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- The Lowood constraint still clings to you somewhat; controlling your features, muffling your voice, and restricting your limbs; and you fear in the presence of a man and a brother — or father, or master, or what you will — to smile too gaily, speak too freely, or move too quickly: but, in time, I think you will learn to be natural with me, as I find it impossible to be conventional with you; and then your looks and movements will have more vivacity and variety than they dare offer now.Chapter 14 (88% in)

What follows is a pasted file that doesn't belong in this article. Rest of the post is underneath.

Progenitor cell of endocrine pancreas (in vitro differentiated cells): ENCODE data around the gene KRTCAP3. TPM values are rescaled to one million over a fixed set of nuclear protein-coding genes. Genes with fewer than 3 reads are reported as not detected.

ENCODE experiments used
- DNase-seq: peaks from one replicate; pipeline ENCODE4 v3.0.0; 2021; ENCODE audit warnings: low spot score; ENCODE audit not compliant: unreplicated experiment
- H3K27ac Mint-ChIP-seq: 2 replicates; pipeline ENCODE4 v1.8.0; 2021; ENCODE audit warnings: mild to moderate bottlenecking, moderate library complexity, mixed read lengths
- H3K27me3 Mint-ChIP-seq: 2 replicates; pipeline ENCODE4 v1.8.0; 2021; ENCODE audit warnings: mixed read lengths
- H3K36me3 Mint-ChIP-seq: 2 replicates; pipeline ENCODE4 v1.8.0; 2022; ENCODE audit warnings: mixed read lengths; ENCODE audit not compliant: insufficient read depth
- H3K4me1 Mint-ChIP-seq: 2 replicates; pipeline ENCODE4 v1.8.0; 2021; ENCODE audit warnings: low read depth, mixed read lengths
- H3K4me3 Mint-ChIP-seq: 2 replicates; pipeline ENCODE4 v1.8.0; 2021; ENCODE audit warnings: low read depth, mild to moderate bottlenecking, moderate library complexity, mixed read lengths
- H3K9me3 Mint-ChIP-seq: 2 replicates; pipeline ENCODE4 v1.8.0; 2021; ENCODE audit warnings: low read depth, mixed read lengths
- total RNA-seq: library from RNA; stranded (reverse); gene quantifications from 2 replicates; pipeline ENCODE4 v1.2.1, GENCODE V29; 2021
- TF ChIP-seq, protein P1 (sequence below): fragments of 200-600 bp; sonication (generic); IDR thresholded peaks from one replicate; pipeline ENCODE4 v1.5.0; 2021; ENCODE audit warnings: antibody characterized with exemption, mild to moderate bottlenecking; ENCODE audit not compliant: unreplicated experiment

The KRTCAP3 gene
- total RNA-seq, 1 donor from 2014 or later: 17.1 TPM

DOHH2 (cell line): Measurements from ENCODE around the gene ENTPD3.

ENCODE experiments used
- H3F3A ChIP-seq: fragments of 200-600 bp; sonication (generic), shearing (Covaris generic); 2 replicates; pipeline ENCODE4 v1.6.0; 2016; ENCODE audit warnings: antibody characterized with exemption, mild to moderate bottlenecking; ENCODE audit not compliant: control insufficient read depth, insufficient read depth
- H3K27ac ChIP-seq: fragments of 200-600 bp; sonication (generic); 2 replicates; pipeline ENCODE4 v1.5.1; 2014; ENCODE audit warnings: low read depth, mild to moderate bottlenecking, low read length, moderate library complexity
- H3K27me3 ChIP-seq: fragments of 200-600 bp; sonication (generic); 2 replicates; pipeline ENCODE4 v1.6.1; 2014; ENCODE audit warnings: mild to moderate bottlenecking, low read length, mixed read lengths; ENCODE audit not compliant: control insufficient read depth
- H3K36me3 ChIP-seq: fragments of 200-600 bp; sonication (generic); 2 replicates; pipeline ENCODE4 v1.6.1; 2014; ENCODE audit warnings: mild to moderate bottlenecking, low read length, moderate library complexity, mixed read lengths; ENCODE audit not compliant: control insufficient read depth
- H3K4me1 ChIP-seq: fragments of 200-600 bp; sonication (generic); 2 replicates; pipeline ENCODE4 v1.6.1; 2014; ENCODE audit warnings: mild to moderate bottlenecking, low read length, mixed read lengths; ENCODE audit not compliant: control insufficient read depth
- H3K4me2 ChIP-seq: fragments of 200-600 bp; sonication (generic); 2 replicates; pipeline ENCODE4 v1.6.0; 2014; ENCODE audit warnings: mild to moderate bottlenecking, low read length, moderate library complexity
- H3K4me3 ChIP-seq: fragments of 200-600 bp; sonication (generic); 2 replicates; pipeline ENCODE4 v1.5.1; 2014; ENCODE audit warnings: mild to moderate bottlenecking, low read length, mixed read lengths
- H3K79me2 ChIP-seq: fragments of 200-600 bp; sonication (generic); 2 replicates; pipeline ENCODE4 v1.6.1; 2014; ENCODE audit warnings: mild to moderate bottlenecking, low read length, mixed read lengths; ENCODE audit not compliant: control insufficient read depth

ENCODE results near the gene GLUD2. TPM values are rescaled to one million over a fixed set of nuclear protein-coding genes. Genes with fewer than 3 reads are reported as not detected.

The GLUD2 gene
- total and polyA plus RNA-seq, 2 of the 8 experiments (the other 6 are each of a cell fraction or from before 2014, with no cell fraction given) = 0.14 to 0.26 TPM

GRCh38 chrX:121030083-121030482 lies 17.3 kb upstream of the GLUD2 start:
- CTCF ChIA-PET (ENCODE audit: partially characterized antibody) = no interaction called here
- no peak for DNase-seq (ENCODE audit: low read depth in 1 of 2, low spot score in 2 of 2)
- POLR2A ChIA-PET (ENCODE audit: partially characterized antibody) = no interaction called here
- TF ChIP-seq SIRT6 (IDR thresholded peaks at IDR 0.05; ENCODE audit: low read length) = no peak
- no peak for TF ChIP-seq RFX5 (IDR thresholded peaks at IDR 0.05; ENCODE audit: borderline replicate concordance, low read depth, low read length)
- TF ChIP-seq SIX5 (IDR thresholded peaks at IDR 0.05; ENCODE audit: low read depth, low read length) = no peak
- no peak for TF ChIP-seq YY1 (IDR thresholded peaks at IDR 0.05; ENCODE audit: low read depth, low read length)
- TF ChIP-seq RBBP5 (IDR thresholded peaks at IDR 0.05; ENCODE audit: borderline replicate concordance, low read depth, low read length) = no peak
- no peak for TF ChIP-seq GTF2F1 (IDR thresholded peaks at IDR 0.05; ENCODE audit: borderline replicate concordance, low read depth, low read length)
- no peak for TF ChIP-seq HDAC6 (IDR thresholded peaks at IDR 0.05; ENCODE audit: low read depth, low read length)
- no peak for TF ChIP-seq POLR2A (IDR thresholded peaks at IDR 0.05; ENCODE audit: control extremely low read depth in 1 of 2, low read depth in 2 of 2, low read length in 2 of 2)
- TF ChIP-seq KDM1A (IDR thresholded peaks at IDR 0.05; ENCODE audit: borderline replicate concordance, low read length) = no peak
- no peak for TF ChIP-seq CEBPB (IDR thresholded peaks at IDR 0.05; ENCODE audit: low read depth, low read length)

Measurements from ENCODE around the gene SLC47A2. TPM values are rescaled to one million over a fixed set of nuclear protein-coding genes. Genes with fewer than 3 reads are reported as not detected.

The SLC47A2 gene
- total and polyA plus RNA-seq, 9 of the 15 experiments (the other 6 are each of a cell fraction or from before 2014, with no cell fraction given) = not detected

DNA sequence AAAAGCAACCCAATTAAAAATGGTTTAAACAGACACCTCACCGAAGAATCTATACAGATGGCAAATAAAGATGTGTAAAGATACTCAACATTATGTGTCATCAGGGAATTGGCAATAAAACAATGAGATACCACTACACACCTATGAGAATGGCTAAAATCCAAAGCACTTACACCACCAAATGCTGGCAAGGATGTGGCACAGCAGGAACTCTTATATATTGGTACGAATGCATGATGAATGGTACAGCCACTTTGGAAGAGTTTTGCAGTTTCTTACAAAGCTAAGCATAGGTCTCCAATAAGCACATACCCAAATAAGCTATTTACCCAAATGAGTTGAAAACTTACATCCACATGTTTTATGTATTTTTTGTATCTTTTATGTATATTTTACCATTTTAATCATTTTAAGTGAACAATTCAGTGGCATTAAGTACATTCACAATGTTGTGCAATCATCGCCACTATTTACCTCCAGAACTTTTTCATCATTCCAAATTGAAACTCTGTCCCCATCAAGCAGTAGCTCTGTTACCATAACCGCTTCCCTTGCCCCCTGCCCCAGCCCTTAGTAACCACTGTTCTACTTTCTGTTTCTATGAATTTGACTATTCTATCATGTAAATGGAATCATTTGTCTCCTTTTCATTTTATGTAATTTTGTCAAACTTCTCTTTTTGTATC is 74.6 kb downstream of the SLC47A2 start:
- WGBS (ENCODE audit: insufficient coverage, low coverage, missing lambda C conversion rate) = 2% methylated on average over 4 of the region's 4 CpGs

There are no more uses of "constraint" in Jane Eyre.
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